# Geometrical combinatorics

This question was inspired by Rush Hour game:

You have a 6x6 grid, 12 pieces of size 2, and 4 pieces of size 3. A piece can be placed on the grid either horizontally or vertically. The pieces can't overlap. Note that when all the pieces are placed on the grid they take up all the space.

• Considering that pieces of the same size are identical, how many different ways are there to place all the pieces on the grid?

• What if the placements are considered identical up to a rotation/reflection?

• Is there a solution that can be easily generalized to grids and pieces of any size? If not, is there a good estimate (upper and lower bounds) for the general case?

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Begin with a simpler problem: You have a $3\times{\mathbb N}$ infinite strip and you should tile it with $2\times1$-dominoes. Denote by $P_k(n)$ $\ (0\leq k\leq 7)$ the number of tilings of $3\times[n]$ such that at the right end we have an overlap by $1$ at positions $\emptyset$, $\{1\}$, $\{2\}$, $\ldots$, $\{ 1,2,3\}$. Initialize by putting $P_0(0)=1$ and $P_k(0)=0$ $\ (1\leq k\leq 7)$. Using the rules of the tiling you will be able to get a system of difference equations of the form $P_i(n+1)=\sum_{k=0}^7 a_{ik} P_k(n)$. Solve (meaning: "integrate") this system, and in the end you have a formula for $P_0(n)$.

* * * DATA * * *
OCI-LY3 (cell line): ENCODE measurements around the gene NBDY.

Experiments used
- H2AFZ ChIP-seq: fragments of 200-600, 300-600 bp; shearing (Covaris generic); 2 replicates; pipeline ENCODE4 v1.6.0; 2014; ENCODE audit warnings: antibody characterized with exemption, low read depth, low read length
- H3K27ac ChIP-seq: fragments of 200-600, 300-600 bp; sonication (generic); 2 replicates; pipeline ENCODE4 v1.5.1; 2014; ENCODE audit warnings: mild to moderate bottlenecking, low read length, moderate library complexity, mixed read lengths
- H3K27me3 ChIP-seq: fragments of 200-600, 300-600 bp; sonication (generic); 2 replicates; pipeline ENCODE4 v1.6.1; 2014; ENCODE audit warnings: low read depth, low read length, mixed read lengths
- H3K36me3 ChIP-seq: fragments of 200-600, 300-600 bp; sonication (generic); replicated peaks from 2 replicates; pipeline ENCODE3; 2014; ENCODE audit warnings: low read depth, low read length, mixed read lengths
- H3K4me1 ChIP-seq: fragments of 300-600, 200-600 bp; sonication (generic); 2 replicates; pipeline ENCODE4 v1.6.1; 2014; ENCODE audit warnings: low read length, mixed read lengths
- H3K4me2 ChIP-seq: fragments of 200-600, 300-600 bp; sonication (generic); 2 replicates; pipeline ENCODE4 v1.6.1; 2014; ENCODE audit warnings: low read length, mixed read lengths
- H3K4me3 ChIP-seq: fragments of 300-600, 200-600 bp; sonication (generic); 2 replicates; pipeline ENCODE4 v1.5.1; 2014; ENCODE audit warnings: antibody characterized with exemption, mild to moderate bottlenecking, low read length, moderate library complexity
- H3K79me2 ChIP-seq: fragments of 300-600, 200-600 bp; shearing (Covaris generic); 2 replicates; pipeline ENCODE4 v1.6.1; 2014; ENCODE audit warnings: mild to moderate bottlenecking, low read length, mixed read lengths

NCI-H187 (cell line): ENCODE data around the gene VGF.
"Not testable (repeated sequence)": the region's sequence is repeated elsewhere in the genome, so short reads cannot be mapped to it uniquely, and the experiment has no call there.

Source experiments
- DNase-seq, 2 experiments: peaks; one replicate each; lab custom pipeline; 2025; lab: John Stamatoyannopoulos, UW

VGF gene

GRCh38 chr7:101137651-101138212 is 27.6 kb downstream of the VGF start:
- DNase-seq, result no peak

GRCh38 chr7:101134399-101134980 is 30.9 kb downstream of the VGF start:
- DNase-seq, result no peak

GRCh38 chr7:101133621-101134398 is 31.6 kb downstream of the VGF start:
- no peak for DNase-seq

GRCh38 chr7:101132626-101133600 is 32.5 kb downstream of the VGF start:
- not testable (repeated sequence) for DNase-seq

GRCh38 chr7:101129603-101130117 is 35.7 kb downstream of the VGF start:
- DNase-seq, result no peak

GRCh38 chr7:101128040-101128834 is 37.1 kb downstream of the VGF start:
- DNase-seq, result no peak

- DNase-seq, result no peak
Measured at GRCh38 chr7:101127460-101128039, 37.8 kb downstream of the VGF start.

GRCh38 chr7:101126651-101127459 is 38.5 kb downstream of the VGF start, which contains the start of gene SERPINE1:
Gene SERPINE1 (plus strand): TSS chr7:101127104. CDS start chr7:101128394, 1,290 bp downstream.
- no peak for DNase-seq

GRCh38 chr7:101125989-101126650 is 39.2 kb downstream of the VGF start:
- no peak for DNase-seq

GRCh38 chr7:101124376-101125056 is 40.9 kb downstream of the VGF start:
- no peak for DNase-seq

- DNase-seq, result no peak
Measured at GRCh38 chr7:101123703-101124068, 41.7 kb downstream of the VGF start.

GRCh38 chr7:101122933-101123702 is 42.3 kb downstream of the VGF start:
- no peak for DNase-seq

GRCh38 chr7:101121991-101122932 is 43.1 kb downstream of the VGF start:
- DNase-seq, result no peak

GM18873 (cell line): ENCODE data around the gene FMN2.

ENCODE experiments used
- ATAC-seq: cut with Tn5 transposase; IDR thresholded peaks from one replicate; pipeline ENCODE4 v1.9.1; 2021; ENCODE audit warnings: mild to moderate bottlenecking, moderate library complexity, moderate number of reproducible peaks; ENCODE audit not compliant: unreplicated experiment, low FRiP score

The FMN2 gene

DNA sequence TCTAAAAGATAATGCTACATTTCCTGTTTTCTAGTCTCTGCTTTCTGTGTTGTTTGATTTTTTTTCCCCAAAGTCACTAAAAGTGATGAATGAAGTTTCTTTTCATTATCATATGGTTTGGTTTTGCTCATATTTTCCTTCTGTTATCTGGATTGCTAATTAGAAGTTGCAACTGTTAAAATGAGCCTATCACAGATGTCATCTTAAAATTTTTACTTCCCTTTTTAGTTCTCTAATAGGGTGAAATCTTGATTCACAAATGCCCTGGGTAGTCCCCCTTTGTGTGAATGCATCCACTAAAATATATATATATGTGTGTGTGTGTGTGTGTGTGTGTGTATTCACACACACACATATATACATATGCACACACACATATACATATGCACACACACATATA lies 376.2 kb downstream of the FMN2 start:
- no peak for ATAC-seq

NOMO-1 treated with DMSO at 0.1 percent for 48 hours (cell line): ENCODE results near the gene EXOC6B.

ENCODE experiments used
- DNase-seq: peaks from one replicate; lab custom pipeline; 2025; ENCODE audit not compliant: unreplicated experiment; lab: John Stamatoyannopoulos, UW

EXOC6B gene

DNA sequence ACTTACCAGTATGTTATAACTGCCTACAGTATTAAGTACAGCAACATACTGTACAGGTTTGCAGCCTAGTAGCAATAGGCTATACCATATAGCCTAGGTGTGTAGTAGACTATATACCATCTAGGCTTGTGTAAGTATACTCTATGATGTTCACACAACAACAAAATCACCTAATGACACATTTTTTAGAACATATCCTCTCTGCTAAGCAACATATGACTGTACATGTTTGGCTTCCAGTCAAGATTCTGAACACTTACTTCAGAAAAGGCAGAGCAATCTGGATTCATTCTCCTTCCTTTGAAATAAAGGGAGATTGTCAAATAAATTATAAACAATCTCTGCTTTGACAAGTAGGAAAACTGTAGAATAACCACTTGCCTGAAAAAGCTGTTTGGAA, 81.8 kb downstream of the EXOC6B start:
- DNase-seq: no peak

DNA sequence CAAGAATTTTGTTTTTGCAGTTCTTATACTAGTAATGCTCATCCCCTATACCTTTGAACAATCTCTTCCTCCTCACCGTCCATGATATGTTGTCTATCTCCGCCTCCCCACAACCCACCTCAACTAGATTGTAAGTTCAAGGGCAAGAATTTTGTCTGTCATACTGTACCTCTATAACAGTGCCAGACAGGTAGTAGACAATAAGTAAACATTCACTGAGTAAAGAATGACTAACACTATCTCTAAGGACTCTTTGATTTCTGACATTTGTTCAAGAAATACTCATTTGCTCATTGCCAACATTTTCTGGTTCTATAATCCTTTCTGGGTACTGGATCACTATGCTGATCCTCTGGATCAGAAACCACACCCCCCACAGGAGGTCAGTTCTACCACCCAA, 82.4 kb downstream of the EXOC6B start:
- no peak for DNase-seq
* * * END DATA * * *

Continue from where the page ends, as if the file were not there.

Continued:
The analoguous Rush-Hour problem can be dealt with in a similar manner, but the work to be done is much greater: A priori there are $3^6$ possible overlap-configurations ($0$, $1$, or $2$ at each of the six places), which can be reduced roughly by a factor of $2$ by symmetry considerations, and we have not yet dealt with the condition of having exactly $4$ pieces of size $3$ $\ldots$